Turkey said on Tuesday it had won a long-running battle to persuade the
video-sharing website YouTube to operate under a Turkish web domain,
giving Ankara a tighter rein over the site's content and requiring the
firm to pay Turkish taxes.
Turkey, which banned the popular website
for more than two years in 2008, has long come under international
criticism for its restrictive internet laws and over the EU-candidate's
record on freedom of expression.
"This is an important
development. For a long time we have made a call to internet firms in
Turkey 'you are operating in this country, you must be resident here',"
Transport and Communications Minister Binali Yildirim said.
this sharing site (YouTube) has decided to reside in Turkey. It is now
operating under 'com.tr'," he told reporters, referring to Turkey's
internet domain initials.
YouTube released a brief statement on
Monday saying it had launched its Turkish website, which would give
users a "Turkish language experience with great, locally relevant
content". It made no mention of any dispute with the Turkish government.
Yildirim, using a common Turkish expression, said YouTube, a subsidiary
of the world's No. 1 internet search engine Google Inc, had agreed to
set up its Turkish operation after it had "felt the pressure".
will now be in a binding and critical position to implement court
decisions and remove any objectionable publications," Yildirim said.
"Further more it will also pay taxes on its operations."
spokeswoman said internet users browsing on a Turkish IP address would
automatically be redirected to the 'youtube.com.tr' domain. If Turkey
had a valid court order banning a particular video, access to that
content would also be blocked on the main 'youtube.com' address.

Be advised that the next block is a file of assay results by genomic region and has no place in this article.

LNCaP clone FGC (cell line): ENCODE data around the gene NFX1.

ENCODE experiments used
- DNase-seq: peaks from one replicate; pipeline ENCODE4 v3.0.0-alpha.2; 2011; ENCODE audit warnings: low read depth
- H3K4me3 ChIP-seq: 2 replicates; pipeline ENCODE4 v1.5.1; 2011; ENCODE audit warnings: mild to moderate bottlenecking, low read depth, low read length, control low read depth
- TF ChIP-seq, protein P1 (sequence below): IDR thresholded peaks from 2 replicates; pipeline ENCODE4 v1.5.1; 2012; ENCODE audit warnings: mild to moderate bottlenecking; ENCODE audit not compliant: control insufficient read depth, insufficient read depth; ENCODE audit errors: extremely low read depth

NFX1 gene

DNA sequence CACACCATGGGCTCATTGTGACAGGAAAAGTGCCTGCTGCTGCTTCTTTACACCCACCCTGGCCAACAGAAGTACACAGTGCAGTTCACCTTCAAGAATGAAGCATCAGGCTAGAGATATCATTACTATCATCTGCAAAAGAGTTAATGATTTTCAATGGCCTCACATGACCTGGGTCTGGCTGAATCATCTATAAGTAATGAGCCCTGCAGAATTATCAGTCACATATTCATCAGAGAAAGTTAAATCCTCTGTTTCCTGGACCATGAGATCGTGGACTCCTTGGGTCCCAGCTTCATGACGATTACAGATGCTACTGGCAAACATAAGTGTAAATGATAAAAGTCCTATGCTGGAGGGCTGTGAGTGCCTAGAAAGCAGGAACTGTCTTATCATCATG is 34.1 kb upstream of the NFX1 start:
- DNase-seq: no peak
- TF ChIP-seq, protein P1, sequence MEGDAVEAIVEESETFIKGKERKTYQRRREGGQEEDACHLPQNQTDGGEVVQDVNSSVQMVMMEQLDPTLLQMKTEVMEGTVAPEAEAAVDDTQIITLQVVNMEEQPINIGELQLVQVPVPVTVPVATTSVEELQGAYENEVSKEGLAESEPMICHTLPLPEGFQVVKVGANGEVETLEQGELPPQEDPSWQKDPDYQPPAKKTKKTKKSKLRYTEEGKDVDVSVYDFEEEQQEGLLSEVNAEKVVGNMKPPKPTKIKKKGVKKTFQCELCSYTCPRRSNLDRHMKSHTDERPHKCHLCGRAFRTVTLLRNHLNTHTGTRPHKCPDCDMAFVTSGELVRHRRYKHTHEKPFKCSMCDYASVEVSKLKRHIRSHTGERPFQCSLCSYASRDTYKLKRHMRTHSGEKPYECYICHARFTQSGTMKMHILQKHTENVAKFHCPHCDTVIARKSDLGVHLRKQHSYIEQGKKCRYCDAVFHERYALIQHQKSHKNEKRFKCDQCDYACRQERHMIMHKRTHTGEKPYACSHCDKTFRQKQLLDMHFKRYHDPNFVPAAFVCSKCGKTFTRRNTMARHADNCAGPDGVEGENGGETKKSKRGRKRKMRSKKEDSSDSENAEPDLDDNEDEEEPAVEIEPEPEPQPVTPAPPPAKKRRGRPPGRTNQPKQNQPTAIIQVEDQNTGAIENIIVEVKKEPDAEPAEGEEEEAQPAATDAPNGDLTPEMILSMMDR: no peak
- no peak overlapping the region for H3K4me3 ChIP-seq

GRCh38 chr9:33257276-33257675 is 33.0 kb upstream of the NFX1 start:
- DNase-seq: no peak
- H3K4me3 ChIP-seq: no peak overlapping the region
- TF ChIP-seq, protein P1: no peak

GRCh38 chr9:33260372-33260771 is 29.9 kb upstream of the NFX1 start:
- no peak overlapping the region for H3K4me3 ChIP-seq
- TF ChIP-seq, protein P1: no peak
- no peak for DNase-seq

week, a Turkish court issued an order allowing authorities to block
access to an amateurish online video "The Innocence of Muslims", which
sparked a wave of deadly riots in the Muslim world.
initiated the court order, said removing such videos in the past had
been problematic because of the need to contact organisations outside
Turkey. But officials would be able to move much quicker, now that
YouTube was registered in Turkey, he added.
"Now, as soon as the court makes its decision, all the demands will be carried out immediately," Yildirim said.
May 2008, the government blocked access to YouTube for 30 months after
users posted videos Turkey deemed insulting to the republic's founder,
Mustafa Kemal Ataturk.
Media watchdog Reporters sans Frontieres
(RSF) in 2010 placed Turkey on its list of "countries under
surveillance" and urged the government to guarantee online free
expression in Turkey, where several thousand sites are banned.
groups have long pressed Turkey to reform its harsh internet laws and
analysts have criticised the ease with which citizens and politicians
can apply under Turkish law to have a site banned.
offences including child pornography and insulting Ataturk to justify
blocking websites. But Turkish users have been able to circumvent bans
by using proxy websites.
Copyright Thomson Reuters 2012